Dog anxiety can be mentally and physically taxing for you and your furry friend. In a worst-case scenario, anxious dogs can injure themselves, people in their environment or other dogs

If you think your pooch might have anxiety, talk to your veterinarian today about a treatment plan that best fits your furry friend and your lifestyle.

Veterinarians may choose to administer sedative medication to dogs that are affected by chronic anxiety. And these drugs often come with side effects and behavior changes.

Alternative anxiety treatments may mean no side effects and no behavioral changes in your pet.

Alternative anxiety treatments include aromatherapy, pheromone therapy, herbal ingredients, or acupuncture.

Acupuncture and Chinese herbal therapy (in addition to positive reinforcement training) have shown to greatly reduce canine anxiety. The backbone of Chinese medicine for thousands of years, acupuncture involves inserting thin, sterile, stainless-steel needles into specific points of the body. Most acupuncture points are located along 14 major channels, which form a network that carries blood and energy throughout the body.

The goal of acupuncture is to promote the body to heal itself. From a traditional Chinese veterinary medicine (TCVM) perspective, veterinary acupuncture encourages healing by correcting energy imbalances in the body.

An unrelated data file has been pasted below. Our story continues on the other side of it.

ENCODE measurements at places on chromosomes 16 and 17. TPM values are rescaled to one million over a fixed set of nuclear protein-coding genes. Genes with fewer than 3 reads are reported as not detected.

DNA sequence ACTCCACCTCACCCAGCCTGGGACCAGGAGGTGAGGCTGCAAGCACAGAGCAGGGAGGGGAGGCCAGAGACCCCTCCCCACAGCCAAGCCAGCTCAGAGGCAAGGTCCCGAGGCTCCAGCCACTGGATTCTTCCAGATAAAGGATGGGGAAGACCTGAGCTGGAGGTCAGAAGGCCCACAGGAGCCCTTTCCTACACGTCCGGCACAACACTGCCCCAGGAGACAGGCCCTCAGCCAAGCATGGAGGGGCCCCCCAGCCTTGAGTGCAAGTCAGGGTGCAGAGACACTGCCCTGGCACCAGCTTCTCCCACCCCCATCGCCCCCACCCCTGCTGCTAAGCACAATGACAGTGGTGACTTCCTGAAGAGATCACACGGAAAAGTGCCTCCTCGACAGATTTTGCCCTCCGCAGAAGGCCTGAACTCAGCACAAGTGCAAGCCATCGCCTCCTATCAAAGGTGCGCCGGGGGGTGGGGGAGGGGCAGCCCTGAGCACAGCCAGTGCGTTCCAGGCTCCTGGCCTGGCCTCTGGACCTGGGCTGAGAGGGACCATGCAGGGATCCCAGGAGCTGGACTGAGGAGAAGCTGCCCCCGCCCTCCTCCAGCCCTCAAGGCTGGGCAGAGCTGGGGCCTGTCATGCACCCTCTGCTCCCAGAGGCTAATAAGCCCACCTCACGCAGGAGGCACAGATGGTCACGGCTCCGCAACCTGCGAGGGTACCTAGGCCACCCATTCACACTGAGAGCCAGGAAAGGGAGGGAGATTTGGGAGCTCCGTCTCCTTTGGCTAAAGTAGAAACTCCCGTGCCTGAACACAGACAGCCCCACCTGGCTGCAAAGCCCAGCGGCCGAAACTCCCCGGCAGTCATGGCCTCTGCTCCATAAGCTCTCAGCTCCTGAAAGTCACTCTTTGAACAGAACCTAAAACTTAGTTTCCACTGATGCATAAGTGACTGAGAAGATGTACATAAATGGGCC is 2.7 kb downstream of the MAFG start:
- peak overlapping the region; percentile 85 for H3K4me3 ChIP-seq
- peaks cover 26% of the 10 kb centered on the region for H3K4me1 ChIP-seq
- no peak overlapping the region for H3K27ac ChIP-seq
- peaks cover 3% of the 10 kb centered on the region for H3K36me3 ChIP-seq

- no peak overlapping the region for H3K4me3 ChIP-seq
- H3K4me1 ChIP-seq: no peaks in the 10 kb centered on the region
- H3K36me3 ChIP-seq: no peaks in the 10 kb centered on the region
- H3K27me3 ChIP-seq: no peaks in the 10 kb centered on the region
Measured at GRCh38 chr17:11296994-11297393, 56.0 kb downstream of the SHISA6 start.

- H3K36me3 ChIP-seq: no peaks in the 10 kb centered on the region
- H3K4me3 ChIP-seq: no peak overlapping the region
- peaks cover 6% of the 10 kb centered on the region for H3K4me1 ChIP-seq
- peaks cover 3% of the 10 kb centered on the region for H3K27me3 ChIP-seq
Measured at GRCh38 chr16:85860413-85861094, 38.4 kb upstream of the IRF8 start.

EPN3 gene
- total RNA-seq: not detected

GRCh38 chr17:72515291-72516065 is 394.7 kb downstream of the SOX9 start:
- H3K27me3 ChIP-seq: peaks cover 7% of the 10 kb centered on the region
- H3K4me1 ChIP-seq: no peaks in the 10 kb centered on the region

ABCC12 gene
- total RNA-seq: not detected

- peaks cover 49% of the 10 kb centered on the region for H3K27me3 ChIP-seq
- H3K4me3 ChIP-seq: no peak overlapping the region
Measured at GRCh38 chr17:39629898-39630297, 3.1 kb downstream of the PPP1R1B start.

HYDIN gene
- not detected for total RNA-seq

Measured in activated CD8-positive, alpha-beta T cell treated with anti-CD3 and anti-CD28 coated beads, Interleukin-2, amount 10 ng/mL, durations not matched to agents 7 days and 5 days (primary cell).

Acupuncture produces a physiological response. It can provide pain relief, stimulate the immune and nervous systems, increase microcirculation, and decrease inflammation. Acupuncture can also help restore balance between organ systems for optimal health and overall well-being. According to Rachel Barrack, DVM, many dogs find acupuncture sessions so relaxing that they fall asleep once the needles are inserted. Chinese herbs are often used in conjunction with acupuncture to optimize and extend its effects.

Don't let your dog's anxiety take control of your life. Consult with your veterinarian on the best options to alleviate your furry family member's anxiety, and consider acupuncture for a safe and gentle way to calm your canine.

With the right treatment strategy, you can help your pooch overcome his anxiety and prevent dangerous and destructive situations from happening in the first place.

Article Comment Submission Form
Please feel free to submit your comments.

Article comments are not posted immediately to the Web site. Each submission must be approved by the Web site editor, who may edit content for appropriateness. There may be a delay of 24-48 hours for any submission while the web site editor reviews and approves it.

Note: All information on this form is required. Your telephone number is for our use only, and will not be attached to your comment.
Submit an Article Comment
First Name:
Last Name:
Anti-SPAM Passcode Click here to see a new mix of characters.
This is an anti-SPAM device. It is not case sensitive.

© Copyright 2017. All rights reserved. The Nugget Newspaper, LLC
PO Box 698 • 442 E. Main Ave., Sisters, Oregon 97759 • 541-549-9941 office • 541-549-9940 Fax


Software © 1998-2018 1up! Software, All Rights Reserved